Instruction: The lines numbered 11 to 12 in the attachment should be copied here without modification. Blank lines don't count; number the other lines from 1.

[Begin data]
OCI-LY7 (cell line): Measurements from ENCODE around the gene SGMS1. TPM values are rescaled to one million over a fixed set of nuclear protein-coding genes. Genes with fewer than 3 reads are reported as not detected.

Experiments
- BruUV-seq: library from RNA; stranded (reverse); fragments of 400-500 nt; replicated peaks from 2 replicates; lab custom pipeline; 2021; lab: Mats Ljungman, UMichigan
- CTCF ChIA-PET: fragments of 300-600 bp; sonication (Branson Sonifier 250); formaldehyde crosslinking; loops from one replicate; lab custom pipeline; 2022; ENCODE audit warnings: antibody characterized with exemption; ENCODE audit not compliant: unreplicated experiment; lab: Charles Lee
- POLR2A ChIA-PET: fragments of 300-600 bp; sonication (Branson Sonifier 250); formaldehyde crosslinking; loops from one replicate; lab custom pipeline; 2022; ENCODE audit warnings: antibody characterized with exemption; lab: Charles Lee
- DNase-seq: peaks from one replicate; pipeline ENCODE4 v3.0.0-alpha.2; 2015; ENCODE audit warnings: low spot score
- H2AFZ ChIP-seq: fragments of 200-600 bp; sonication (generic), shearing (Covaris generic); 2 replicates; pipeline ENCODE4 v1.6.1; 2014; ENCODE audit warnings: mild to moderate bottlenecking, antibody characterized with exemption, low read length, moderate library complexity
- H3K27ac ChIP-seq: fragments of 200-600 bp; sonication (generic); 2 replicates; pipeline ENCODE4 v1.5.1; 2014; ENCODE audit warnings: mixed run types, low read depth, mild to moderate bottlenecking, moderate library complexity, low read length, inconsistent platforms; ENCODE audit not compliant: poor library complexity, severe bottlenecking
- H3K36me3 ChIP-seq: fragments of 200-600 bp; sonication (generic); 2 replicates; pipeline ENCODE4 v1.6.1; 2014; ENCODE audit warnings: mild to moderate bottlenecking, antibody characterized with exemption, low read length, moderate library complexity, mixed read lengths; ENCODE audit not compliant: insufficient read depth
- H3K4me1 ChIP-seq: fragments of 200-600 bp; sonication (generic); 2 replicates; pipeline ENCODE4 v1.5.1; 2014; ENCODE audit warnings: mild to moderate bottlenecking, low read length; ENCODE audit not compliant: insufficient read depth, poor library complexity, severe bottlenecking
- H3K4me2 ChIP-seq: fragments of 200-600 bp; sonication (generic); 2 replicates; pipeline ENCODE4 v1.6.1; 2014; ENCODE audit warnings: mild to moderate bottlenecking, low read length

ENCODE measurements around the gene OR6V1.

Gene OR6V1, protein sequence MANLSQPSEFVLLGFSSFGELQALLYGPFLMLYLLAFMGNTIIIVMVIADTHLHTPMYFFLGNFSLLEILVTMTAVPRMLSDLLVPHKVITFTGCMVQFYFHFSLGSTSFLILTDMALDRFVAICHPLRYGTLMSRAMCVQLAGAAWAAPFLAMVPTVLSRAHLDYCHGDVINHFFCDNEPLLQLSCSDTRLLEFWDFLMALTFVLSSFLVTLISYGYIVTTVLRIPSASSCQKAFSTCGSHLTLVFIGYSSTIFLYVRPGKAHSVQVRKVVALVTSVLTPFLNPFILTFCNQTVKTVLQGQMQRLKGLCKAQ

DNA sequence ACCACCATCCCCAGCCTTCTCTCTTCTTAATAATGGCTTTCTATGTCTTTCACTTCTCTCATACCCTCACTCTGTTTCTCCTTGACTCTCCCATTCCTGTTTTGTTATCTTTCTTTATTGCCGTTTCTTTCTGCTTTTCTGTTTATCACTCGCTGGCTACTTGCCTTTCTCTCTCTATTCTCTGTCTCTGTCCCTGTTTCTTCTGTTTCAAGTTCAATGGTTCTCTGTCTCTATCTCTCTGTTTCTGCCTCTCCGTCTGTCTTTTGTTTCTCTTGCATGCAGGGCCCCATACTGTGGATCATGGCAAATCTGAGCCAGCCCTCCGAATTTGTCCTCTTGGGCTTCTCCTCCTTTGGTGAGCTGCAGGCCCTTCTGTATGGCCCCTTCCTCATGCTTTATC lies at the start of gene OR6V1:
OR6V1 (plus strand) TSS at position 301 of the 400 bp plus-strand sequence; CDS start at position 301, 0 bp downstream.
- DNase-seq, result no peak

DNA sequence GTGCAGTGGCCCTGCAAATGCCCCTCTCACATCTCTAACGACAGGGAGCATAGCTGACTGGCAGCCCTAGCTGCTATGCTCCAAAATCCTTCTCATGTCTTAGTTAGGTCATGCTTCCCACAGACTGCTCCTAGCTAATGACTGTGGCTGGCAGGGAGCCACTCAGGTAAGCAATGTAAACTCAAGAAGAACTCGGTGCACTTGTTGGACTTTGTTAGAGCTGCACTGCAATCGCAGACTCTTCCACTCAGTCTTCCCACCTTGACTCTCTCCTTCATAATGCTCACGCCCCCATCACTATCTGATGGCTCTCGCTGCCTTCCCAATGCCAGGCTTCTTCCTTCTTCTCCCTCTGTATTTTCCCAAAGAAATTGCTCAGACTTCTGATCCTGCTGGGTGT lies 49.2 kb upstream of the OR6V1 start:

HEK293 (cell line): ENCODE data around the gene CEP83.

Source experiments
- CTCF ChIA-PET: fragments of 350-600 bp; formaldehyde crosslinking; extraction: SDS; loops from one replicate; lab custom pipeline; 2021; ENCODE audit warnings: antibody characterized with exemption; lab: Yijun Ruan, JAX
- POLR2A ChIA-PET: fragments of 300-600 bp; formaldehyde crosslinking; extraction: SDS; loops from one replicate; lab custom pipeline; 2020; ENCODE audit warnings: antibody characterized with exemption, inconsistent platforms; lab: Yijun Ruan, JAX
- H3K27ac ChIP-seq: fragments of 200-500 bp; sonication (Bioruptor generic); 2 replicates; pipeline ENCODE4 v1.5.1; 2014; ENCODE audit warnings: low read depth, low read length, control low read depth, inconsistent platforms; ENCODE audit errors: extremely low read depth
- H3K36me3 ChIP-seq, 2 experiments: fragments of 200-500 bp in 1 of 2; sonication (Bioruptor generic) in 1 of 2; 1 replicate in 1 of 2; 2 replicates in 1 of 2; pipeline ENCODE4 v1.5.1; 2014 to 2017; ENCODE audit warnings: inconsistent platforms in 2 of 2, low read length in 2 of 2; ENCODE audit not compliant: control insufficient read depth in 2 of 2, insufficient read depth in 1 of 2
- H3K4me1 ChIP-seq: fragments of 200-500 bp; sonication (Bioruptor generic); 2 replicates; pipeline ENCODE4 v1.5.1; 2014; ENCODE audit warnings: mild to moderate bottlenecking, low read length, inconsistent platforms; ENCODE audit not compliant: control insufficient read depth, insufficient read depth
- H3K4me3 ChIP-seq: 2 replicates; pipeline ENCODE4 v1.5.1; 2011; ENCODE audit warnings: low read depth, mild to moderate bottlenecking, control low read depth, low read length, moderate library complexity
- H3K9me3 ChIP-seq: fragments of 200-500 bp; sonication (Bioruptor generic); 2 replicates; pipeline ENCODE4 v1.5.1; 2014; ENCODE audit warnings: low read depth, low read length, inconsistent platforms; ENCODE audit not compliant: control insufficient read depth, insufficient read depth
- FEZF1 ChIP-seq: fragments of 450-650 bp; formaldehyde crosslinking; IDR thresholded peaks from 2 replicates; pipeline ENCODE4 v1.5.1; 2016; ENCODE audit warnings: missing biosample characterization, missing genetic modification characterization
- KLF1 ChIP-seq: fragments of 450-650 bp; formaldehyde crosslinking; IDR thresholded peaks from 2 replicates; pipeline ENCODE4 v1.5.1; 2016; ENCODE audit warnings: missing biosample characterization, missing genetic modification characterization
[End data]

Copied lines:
- H3K4me2 ChIP-seq: fragments of 200-600 bp; sonication (generic); 2 replicates; pipeline ENCODE4 v1.6.1; 2014; ENCODE audit warnings: mild to moderate bottlenecking, low read length

ENCODE measurements around the gene OR6V1.